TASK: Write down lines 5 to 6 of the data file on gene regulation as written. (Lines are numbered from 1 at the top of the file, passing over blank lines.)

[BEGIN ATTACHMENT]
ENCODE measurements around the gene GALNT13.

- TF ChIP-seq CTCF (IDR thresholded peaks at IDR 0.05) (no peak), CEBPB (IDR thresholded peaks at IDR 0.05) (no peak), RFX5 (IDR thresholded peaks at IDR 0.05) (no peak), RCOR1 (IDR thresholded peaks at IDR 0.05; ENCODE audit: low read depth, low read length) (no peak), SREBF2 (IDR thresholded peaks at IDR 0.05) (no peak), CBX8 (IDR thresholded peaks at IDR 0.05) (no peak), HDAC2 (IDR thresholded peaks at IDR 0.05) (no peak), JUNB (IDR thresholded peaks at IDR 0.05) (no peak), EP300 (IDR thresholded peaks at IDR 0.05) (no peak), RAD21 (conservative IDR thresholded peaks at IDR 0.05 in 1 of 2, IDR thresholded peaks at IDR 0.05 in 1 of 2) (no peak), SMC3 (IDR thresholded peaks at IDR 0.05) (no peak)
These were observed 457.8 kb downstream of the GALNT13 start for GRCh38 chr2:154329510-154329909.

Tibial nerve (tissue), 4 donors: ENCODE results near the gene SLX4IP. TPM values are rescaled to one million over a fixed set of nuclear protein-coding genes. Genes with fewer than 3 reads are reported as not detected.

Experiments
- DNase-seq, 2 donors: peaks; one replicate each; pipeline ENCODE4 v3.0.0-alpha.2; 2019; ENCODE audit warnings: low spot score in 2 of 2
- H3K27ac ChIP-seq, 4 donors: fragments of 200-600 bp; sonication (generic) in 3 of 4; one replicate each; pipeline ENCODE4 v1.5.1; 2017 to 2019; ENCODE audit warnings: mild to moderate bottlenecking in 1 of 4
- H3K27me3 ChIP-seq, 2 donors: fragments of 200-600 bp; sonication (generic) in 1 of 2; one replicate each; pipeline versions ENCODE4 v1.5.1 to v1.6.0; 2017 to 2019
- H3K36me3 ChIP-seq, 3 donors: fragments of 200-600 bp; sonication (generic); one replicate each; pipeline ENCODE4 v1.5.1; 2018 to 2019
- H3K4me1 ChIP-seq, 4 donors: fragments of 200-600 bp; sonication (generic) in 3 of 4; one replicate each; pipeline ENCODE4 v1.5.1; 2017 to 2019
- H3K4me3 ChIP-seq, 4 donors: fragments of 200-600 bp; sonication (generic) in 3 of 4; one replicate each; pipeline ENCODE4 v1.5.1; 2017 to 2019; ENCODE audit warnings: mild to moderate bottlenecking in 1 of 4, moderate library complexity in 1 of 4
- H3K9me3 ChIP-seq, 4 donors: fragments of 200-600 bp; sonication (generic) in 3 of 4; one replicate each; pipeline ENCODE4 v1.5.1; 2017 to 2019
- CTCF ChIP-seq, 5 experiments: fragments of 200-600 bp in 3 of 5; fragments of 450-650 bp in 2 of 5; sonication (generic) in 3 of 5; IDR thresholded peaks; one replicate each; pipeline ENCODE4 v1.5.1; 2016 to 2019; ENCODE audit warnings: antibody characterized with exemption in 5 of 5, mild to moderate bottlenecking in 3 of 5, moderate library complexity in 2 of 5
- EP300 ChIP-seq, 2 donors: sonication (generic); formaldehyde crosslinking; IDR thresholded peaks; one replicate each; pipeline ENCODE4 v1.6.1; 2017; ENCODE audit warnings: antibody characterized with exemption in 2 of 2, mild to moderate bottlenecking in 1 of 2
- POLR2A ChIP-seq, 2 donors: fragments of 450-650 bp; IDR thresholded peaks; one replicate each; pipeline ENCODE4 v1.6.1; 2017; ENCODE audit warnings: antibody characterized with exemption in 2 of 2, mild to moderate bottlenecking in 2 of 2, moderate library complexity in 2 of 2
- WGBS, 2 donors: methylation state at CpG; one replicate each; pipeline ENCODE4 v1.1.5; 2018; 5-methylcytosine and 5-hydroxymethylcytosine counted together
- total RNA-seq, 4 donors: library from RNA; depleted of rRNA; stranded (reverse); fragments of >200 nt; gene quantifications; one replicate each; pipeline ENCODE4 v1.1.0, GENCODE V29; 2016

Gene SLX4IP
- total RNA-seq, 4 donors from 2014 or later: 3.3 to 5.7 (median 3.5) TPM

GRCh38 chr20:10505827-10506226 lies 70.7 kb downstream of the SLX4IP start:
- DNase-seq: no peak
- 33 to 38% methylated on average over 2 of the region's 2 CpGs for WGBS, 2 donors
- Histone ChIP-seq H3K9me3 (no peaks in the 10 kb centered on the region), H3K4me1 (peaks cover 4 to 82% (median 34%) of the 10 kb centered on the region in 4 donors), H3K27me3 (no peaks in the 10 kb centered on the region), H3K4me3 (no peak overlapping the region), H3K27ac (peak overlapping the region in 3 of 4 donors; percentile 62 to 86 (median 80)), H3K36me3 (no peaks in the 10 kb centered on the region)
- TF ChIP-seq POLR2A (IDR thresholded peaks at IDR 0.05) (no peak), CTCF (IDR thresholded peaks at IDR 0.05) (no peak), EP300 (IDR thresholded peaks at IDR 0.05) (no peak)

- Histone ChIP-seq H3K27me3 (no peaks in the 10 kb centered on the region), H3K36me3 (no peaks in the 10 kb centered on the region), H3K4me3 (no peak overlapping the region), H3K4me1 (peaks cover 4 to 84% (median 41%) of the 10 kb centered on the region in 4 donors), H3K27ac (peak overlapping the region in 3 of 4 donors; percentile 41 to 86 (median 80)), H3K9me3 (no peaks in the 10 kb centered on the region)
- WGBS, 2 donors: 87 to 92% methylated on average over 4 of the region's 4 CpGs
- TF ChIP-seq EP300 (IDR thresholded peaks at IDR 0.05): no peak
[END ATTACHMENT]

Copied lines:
Experiments
- DNase-seq, 2 donors: peaks; one replicate each; pipeline ENCODE4 v3.0.0-alpha.2; 2019; ENCODE audit warnings: low spot score in 2 of 2